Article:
• Thanks for the thought, but I have Mr. Swiss. Actually a neighbour did find me sitting on the cellar floor as she was passing through, but she could never lift me up. My dad lived for many years in his house with a medaillon around his neck in case he had an accident. When he at last could move to a care home there was no problem. They had alarms everywhere in his room, and he fell a few times. It is something I will just have to get used to. I never use my cane at home and really try to do everything I always managed to do. I just do not want to give up so quickly, but it is so easily done to miss a step, or trip on something. My problem is that I cannot get up afterwards as my legs will not carry me. Living at home with Mr. Swiss, I would not need anything like that, but there are always exceptions. We have both learned something from this accident, at least I have.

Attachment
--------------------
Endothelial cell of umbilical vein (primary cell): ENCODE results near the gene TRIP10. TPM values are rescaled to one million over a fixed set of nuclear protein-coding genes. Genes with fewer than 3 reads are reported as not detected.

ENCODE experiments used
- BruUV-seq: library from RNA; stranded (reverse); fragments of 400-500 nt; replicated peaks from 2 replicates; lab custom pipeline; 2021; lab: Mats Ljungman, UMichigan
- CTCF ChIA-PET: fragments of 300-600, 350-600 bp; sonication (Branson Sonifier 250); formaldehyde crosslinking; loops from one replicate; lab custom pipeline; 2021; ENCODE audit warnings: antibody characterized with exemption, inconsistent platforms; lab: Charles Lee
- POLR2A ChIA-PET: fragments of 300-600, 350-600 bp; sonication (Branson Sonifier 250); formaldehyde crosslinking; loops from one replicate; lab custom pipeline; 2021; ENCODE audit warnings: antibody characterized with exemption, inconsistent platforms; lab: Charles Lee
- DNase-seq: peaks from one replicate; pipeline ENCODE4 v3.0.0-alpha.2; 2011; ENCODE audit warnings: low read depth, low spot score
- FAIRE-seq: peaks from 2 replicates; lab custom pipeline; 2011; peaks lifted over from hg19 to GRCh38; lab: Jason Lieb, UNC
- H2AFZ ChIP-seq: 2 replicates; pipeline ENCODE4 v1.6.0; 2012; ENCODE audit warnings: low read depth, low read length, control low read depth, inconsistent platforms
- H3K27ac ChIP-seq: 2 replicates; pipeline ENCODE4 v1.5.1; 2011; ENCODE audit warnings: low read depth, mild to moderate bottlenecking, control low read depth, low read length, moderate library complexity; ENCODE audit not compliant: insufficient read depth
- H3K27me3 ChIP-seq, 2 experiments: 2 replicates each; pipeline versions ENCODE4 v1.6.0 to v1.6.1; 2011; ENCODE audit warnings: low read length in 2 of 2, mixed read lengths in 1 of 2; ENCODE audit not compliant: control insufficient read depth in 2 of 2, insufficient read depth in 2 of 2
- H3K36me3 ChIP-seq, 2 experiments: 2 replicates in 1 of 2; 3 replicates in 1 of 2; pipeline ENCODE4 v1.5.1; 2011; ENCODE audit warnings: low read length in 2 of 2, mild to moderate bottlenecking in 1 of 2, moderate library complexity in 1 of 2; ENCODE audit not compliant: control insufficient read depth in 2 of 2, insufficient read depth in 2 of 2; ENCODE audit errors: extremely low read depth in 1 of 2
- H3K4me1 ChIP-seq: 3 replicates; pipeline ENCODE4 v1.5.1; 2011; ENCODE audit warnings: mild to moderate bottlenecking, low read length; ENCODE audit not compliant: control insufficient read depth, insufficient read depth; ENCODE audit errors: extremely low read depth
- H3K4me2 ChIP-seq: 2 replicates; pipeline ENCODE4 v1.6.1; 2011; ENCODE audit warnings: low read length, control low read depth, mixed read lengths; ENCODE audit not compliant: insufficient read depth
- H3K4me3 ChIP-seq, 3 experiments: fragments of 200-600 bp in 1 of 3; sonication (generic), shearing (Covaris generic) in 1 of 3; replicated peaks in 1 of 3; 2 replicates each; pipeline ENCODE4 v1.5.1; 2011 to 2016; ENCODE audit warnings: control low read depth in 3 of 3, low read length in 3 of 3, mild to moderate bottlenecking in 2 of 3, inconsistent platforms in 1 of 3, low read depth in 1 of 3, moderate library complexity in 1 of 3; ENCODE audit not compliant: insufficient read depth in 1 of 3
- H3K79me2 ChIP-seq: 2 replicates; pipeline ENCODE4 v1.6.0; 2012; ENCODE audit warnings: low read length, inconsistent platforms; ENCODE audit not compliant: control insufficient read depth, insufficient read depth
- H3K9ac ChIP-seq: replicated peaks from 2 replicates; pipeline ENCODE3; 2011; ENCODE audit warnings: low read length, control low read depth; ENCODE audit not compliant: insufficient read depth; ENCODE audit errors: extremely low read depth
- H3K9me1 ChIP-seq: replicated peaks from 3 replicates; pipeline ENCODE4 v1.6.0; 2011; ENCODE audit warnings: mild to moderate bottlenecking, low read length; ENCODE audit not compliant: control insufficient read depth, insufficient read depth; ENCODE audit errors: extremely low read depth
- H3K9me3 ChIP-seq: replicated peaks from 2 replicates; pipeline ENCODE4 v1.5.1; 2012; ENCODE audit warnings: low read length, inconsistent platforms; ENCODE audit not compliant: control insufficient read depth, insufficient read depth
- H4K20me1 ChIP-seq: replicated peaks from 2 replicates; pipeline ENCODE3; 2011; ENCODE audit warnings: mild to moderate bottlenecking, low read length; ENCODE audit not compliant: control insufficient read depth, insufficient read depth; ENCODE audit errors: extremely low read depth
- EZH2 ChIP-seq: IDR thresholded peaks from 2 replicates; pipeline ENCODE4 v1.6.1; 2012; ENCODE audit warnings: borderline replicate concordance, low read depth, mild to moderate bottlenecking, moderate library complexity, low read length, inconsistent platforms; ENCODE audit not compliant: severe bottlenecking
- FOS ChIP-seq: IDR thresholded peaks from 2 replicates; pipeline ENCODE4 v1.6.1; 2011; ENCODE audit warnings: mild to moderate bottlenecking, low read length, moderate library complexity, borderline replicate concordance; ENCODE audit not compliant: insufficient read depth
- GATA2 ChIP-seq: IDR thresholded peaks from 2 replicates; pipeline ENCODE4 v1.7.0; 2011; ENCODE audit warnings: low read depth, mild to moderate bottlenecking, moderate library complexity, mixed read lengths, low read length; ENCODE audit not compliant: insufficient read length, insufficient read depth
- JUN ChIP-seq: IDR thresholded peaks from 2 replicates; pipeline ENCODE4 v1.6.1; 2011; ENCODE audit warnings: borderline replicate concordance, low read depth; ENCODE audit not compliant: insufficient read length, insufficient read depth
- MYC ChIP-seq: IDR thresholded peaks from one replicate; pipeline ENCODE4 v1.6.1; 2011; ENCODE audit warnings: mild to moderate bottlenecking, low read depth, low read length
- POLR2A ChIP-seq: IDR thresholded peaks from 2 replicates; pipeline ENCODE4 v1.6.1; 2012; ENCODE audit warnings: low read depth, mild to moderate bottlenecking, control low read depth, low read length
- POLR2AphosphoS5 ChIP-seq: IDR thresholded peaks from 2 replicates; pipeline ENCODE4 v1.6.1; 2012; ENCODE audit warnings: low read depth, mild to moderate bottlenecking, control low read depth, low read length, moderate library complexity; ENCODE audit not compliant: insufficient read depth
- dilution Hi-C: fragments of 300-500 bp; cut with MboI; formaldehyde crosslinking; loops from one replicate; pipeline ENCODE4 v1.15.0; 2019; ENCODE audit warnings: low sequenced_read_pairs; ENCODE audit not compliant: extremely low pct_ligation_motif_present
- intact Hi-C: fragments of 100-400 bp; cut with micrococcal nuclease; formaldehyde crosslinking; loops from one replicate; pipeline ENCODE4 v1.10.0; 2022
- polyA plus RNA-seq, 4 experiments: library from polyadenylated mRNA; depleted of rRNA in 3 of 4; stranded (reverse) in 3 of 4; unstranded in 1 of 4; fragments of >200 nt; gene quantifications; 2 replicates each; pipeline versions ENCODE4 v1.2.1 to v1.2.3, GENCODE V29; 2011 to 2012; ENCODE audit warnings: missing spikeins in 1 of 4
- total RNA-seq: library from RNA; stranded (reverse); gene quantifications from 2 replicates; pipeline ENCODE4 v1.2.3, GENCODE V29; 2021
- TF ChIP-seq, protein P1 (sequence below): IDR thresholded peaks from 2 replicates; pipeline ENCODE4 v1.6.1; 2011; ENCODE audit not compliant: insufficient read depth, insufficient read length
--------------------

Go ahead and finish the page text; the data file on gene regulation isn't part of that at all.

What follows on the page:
Liked by 1 person

      • I understand, I really do. I had to learn the hard way. A fractured hip and a ripped up knee was the last straw. I wish the best for you. I would really miss your daily adventures. The world needs you. Hugs

        Liked by 1 person

        • I have been lucky, just a broken arm, falling on tower Bridge in London about 20 years ago, and the same arm with a compound fracture, but this time the top half. I now have a bionic left arm with 15 screws and a metal plate, but interesting scars. I just make the most of it. I am really old enough to learn something from this slight accidents. Keep well – yes, life is one big adventure for some of us 🙂

          Liked by 1 person